Situation Ethics

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  • Situation Ethics
    • 6 fundamental principles
      • 1. Love is the only absolute (it is intrinsically good)
        • "Only one thing is intrinsically good; namely love: nothing else"
      • 2. Christian decision making is based on love
        • "The ruling norm of christian decision is love: nothing else"
      • 3. Justice is love distributed
        • "Love and justice are the same for love is justice distributed: nothing else"
      • 4. Love wants the good for anyone, whoever they are
        • "Love wills the neighbour's good, whether we like him or not"
      • 5. Only the end justifies the means
        • "Only the end justifies the means, nothing else"
      • 6. Love is acted out situationally not prescriptivally
        • "Love's decisions are made situationally, not prescriptively"
    • four working principles
      • 1. Pragmatism (it has to work in daily life - it must be practical)
        • For a course of action to be right, it has to be practical.  It must work.
      • 2. Relativism  Rules don’t always apply, they depend on the situation.
        • It relativizes the absolute, it does not absolutize the relative’. E.g ‘Do not steal’ if love demands stealing food for the hungry, you steal.   He doesn’t take a relative ‘Do whatever the situation demands’ and make it into an absolute
      • 3. Positivism (it must put faith before reasoning – "I am a Christian, so what should I do?")
        • Kant and Natural Law are based on reason – reason can uncover the right course of action.  Situation Ethics disagrees,  You have to start with a positive choice – you need to want to do good.  There is no rational answer to the question “Why should I love?”
      • 4. Personalism (people should be at the centre of the theory)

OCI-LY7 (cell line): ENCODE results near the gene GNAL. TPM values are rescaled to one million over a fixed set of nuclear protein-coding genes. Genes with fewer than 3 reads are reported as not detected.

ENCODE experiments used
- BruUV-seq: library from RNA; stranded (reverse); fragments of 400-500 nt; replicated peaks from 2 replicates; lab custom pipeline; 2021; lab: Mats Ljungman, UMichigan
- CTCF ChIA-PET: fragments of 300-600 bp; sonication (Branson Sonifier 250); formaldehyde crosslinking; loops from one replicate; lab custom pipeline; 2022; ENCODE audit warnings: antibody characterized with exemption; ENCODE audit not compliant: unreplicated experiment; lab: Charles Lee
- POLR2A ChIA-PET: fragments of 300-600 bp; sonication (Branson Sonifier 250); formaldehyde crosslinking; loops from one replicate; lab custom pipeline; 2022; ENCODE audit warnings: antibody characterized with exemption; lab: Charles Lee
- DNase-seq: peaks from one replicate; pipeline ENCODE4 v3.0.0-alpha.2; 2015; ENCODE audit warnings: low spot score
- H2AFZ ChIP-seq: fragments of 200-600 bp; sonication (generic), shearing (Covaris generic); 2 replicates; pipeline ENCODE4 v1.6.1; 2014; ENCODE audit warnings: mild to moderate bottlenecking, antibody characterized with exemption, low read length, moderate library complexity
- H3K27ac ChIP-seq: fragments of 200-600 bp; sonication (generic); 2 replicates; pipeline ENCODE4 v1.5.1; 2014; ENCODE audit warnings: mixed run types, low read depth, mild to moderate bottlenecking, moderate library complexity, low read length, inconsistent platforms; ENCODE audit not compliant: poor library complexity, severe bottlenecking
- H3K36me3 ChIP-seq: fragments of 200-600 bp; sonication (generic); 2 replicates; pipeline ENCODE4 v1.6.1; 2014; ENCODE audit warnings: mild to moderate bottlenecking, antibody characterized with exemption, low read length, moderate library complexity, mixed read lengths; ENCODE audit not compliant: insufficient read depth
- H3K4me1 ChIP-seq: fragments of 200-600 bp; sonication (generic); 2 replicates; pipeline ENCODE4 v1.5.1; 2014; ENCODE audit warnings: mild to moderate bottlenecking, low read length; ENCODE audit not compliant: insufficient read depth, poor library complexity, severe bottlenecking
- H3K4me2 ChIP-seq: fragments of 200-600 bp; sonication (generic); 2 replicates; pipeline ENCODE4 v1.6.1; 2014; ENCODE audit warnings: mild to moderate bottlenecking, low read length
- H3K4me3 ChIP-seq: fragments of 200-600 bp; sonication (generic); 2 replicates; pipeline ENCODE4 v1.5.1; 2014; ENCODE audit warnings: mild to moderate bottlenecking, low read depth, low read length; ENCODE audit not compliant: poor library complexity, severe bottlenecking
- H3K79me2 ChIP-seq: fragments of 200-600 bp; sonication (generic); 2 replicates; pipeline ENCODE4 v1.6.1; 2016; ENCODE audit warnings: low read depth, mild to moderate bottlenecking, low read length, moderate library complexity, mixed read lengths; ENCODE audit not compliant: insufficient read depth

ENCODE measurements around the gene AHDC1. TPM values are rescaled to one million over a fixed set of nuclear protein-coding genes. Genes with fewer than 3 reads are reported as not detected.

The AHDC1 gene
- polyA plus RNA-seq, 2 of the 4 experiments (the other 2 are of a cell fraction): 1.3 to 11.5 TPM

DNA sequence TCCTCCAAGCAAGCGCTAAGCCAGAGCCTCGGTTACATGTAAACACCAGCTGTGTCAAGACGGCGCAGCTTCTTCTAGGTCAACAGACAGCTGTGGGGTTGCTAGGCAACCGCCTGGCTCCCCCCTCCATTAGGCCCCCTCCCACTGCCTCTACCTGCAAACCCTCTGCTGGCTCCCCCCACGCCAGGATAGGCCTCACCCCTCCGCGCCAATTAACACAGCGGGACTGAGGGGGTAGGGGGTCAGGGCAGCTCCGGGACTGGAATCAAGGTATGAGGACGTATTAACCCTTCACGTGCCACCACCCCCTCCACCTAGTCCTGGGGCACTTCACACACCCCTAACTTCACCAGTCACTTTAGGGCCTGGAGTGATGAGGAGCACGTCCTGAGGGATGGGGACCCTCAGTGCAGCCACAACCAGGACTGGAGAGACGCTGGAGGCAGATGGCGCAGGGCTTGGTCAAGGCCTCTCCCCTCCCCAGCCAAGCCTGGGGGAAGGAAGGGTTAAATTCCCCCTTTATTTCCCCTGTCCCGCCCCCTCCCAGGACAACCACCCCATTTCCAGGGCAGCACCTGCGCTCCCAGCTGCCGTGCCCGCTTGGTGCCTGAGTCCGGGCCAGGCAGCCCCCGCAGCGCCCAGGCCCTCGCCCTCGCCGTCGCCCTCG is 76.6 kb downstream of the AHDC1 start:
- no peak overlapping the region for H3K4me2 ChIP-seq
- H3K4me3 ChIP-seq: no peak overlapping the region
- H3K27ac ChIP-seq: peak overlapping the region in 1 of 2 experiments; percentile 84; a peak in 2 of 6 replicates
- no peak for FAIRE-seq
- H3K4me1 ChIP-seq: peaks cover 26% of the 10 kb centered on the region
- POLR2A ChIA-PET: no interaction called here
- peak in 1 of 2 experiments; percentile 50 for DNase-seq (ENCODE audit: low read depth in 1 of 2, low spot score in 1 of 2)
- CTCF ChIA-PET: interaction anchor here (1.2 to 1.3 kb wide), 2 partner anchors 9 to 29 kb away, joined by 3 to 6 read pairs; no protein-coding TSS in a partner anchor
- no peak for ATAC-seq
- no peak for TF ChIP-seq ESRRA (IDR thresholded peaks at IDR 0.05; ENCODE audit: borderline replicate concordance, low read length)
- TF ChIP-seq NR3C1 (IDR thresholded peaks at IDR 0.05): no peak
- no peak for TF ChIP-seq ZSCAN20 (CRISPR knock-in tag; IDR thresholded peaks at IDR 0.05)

• Situation Ethics puts people first.  People are more important than rules.  “Man was not made for the Sabbath”.
    • four types of love
      • Agape - compassion/ selfless love e.g the love Jesus had for us
        • cern for others.  Fletcher uses the term ‘best interest’, so this seems much the same as Singer’s utilitarianism.  We act out of love for others, trying to do the best to serve their interests.
      • Eros - ****** love / lust
      • Philos - Friendship love / family
      • Storge - the love between parent and child
    • Background of situation ethics
      • Joseph Fletcher 1905-1991
      • In situation ethics, right and wrong depend upon the situation.
      • Moral judgments are decisions, not conclusions
    • Evaluation
      • Strengths
        • Personalist – puts people before rules. Jesus said, ‘Sabbath was made for man not man for Sabbath’
        • Relativist – flexible, allowing individualised responses to different contexts. Rules are useful, but there are exceptions. “Sometimes you have to push aside your principles and do the right thing.”
        • Pragmatic – Situation Ethics suggest solutions that work. It is a useful ethical theory.
        • Teleological – it focuses on the end or outcome of an action. “If the end doesn’t justify the means, what does?”
        • Situationist – This is a great way for the Church to reconcile strict rules in the Bible with Jesus’ approach. Jesus criticised the Pharisees for being legalistic. On the other hand, it would be wrong to be antinominal. Situation Ethics is midway between the two, allowing Christians to consult the Bible and Church tradition, but put these aside if love demands it, just as Jesus did.